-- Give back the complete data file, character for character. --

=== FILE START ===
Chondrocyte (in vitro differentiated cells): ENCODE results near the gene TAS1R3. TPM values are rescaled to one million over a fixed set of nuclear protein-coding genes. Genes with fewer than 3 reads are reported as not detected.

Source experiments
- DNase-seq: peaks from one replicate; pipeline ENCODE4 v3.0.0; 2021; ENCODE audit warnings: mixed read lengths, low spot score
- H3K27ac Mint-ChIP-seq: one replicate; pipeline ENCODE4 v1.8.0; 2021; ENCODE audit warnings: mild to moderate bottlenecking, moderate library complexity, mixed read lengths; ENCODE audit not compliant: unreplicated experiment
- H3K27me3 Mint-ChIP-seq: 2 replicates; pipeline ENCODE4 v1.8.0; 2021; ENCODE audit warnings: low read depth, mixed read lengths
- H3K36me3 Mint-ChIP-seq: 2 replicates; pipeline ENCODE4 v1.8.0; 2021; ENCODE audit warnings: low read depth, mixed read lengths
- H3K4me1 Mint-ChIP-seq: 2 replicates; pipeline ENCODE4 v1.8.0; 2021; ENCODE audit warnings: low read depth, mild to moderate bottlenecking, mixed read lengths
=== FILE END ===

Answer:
Chondrocyte (in vitro differentiated cells): ENCODE results near the gene TAS1R3. TPM values are rescaled to one million over a fixed set of nuclear protein-coding genes. Genes with fewer than 3 reads are reported as not detected.

Source experiments
- DNase-seq: peaks from one replicate; pipeline ENCODE4 v3.0.0; 2021; ENCODE audit warnings: mixed read lengths, low spot score
- H3K27ac Mint-ChIP-seq: one replicate; pipeline ENCODE4 v1.8.0; 2021; ENCODE audit warnings: mild to moderate bottlenecking, moderate library complexity, mixed read lengths; ENCODE audit not compliant: unreplicated experiment
- H3K27me3 Mint-ChIP-seq: 2 replicates; pipeline ENCODE4 v1.8.0; 2021; ENCODE audit warnings: low read depth, mixed read lengths
- H3K36me3 Mint-ChIP-seq: 2 replicates; pipeline ENCODE4 v1.8.0; 2021; ENCODE audit warnings: low read depth, mixed read lengths
- H3K4me1 Mint-ChIP-seq: 2 replicates; pipeline ENCODE4 v1.8.0; 2021; ENCODE audit warnings: low read depth, mild to moderate bottlenecking, mixed read lengths